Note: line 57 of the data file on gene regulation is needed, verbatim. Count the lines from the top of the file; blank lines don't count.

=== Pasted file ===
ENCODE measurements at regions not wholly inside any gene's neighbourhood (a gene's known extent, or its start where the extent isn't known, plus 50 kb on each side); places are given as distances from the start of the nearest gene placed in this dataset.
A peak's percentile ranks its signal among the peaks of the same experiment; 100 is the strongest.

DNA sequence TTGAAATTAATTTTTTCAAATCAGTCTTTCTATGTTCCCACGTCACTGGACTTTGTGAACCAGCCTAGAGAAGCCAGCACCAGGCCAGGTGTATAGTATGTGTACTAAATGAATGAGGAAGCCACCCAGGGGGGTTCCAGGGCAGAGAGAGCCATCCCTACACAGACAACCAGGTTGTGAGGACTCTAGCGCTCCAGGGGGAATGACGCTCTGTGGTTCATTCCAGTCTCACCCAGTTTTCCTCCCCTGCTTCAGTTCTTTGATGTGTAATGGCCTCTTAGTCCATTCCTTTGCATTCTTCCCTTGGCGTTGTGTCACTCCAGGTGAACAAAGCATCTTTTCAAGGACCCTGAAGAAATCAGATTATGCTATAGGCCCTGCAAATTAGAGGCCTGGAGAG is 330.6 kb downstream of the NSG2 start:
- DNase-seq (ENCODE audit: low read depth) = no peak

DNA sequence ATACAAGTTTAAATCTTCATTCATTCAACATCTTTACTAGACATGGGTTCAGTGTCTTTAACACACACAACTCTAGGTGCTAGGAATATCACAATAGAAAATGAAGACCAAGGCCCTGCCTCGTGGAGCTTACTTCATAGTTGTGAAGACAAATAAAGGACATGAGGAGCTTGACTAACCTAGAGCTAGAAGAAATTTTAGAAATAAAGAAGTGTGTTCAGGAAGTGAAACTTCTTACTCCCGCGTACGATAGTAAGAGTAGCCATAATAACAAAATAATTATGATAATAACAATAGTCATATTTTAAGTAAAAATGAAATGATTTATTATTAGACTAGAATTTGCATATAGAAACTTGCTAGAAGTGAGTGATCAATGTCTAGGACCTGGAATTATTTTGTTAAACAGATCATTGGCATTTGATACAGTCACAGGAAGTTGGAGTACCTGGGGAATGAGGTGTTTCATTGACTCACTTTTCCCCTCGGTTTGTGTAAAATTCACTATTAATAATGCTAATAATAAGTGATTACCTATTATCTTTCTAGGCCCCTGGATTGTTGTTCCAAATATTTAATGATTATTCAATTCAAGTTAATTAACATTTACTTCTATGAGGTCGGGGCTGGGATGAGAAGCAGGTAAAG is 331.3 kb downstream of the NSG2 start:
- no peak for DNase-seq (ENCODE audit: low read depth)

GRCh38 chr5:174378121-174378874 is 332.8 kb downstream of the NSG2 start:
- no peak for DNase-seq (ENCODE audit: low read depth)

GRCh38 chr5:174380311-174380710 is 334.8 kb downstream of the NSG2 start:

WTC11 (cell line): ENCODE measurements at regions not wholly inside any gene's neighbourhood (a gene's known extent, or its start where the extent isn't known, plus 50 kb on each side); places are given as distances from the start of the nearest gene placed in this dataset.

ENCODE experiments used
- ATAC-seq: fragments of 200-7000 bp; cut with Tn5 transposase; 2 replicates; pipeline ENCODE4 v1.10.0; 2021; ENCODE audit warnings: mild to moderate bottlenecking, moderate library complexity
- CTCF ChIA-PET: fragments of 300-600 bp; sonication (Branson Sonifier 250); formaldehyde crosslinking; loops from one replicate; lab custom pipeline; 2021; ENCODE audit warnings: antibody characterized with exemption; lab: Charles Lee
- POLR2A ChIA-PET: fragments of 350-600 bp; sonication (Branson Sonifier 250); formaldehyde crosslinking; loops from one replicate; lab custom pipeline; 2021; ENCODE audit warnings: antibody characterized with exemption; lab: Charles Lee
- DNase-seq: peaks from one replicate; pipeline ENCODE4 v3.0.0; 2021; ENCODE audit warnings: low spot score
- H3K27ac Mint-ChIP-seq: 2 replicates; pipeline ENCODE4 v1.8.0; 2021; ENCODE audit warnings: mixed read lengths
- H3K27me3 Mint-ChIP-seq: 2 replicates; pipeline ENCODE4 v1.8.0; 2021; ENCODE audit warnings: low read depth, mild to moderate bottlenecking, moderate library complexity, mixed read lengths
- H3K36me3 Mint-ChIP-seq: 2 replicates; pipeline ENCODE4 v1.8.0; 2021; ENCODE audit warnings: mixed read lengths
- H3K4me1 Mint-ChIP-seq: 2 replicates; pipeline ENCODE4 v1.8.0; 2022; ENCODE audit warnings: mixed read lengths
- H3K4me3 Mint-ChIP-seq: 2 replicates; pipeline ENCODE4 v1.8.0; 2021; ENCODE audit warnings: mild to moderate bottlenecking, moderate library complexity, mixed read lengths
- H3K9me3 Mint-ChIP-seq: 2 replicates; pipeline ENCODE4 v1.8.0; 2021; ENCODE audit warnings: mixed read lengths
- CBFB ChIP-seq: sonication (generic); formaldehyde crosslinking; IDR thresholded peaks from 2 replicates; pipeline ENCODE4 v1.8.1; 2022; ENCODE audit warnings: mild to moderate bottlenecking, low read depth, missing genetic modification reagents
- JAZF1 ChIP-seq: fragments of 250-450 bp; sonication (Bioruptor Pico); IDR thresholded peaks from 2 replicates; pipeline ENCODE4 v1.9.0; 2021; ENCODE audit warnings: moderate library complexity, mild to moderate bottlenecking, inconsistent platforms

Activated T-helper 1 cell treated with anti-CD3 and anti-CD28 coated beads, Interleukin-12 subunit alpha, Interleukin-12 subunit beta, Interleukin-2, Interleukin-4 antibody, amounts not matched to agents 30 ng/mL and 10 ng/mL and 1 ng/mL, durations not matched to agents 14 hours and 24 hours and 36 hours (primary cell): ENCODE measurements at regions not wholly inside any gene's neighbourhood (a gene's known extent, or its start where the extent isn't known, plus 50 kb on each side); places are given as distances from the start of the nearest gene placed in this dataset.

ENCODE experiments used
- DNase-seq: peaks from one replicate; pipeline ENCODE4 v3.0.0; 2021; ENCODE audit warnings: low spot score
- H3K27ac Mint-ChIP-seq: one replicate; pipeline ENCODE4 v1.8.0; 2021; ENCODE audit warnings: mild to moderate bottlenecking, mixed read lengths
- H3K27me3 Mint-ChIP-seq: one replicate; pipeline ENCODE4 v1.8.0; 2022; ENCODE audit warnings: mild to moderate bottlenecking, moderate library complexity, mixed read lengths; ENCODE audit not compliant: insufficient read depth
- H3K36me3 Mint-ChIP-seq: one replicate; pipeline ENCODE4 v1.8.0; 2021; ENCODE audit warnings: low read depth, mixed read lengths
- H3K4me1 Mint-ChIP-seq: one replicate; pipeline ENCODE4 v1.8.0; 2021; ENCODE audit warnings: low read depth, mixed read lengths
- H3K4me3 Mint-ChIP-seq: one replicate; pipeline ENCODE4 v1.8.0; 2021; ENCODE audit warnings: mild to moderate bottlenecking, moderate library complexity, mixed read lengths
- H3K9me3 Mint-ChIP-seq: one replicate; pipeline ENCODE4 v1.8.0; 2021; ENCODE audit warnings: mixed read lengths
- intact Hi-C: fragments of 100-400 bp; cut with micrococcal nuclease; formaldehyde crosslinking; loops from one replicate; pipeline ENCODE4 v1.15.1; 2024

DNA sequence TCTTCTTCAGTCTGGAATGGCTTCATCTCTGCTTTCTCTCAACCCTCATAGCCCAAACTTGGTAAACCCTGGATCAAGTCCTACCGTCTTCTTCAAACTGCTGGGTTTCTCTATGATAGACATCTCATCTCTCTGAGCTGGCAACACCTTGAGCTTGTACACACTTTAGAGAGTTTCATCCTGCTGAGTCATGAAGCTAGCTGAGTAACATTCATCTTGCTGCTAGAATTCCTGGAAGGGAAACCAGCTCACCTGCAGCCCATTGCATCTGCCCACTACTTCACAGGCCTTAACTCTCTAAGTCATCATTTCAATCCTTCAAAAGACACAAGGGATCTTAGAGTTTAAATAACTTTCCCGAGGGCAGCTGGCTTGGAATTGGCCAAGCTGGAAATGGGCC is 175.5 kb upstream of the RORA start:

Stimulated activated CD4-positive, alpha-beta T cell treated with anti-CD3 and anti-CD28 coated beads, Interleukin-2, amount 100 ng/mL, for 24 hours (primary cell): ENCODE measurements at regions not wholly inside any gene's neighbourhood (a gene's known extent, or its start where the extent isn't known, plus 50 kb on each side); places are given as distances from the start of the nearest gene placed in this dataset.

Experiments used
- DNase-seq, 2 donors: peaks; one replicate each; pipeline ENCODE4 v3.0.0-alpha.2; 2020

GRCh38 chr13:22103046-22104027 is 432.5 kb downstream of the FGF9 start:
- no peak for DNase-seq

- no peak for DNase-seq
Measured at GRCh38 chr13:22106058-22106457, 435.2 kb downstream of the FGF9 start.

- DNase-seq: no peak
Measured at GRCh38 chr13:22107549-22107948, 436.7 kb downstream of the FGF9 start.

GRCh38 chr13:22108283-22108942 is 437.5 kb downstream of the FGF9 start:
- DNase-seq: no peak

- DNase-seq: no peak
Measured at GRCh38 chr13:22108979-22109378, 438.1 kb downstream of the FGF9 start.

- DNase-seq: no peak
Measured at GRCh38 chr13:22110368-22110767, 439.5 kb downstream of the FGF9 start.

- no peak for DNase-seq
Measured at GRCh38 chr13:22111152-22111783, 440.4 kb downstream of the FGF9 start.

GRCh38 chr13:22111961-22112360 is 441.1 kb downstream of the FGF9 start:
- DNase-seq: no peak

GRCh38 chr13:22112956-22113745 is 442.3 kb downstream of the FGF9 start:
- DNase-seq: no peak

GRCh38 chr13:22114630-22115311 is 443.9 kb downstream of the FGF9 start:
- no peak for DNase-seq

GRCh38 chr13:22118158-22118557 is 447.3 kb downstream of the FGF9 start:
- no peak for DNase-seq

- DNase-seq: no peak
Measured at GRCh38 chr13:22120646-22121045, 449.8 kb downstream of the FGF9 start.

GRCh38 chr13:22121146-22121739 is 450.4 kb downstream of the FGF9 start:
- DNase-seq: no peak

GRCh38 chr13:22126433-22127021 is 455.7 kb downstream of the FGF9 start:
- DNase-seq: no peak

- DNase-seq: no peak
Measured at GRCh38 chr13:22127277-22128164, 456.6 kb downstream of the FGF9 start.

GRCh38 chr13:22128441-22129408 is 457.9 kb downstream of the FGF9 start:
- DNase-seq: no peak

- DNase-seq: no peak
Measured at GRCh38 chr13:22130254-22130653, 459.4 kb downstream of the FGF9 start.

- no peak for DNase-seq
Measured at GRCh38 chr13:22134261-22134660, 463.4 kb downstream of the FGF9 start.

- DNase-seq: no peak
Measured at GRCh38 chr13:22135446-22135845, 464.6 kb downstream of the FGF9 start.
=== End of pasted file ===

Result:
- no peak for DNase-seq